The opportunistic teacher who embraces the leisure interests of his pupils in the hope of leading them to higher things is as frequently unsympathetic to the really valuable qualities of popular culture as his colleague who remains resolutely hostile. A true training in discrimination is concerned with pleasure.
Read the Epilogue
Epilogue by Renee Hobbs
CITE AS: Hobbs, R. (2016). Eipologue. In R. Hobbs (Ed.) Exploring the Roots of Digital and Media Literacy through Personal Narrative (pp. 233 - 236). Philadelphia: Temple University Press.
by Renee Hobbs
It’s humbling to write about the past. Whatever you think you do know, you are always aware that there is so much more that you don’t know. More than three hundred years ago, in Discourse on Method, René Descartes described these same feelings of hesitation regarding his writings about scientific and philosophical inquiry: “I am quite willing it be known that the little I have hitherto learned is almost nothing in comparison with that of which I am ignorant” (2004, 85).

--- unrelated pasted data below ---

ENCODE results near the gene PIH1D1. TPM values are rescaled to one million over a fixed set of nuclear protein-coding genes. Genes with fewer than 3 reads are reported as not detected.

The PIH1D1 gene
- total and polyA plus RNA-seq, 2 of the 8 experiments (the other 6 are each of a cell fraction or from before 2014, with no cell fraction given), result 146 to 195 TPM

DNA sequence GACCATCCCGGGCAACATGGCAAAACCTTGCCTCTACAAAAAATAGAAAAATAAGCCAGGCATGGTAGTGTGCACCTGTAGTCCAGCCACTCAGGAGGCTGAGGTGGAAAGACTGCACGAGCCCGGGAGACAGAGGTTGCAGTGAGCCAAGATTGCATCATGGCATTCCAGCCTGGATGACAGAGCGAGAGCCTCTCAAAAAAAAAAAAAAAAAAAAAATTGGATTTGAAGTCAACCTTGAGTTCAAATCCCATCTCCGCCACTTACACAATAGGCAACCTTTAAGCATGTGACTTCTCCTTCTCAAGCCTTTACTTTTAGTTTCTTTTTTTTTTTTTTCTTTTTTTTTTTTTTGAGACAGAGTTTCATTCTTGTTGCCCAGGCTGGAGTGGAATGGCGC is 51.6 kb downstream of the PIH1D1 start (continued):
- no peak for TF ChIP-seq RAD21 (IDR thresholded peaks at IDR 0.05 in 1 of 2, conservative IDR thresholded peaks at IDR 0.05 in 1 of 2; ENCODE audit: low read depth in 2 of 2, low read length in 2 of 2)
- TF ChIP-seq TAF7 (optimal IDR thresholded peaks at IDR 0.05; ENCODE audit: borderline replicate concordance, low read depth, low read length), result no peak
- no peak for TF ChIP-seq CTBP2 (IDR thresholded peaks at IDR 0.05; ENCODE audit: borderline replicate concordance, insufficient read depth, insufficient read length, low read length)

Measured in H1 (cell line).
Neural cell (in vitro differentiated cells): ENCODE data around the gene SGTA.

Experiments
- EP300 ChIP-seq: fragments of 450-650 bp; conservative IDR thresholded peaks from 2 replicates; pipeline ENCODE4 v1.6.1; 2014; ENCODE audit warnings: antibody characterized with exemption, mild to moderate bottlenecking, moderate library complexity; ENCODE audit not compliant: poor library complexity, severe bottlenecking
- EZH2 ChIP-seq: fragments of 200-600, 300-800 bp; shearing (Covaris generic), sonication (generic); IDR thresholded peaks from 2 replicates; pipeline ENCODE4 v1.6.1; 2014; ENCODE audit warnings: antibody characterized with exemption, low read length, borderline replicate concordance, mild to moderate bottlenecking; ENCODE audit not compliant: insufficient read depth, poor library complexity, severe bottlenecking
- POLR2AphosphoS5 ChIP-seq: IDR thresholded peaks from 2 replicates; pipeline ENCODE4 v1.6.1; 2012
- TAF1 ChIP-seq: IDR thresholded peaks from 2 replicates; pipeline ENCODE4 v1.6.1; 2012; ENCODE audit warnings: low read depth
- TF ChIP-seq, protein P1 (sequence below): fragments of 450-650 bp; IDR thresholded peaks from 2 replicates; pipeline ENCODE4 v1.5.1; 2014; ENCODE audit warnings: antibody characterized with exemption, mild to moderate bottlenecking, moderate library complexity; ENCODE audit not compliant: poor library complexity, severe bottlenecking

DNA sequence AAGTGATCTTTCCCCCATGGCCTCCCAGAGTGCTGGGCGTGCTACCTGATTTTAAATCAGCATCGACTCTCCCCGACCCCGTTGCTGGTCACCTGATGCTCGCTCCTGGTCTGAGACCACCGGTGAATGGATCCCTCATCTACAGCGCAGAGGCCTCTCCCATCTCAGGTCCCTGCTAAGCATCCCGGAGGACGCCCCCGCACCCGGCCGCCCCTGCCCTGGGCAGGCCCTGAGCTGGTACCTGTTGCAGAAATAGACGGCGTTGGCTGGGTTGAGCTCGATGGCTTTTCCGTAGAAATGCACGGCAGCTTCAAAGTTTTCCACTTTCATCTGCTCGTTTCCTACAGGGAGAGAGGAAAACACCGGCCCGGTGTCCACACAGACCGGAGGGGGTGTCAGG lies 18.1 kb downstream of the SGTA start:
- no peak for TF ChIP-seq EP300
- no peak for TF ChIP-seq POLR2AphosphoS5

I am aware that this book offers a counternarrative of sorts to the ways in which media literacy education’s intellectual roots have been typically described in relation to media arts, critical theory, and media-effects scholarship. There is no one “right” way to tell the stories of the past. Indeed, “any story one may tell about anything is better understood by considering other possible ways in which it can be told” (Bruner 2004, 709). For me, this is important because media literacy must be understood as fundamentally tied to the reinvigoration of the humanities. And as each generation recognizes the need for “emancipation from alienation,” as Charles Reitz (2009, 230) has described it, we must recognize and resist the many forces that contribute to dehumanization within our culture and the global political economy. Because media literacy combines aesthetic and civic education in ways that lead beyond the classroom, it is a source of perpetually fresh insights on culture, education, politics, technology, and the arts.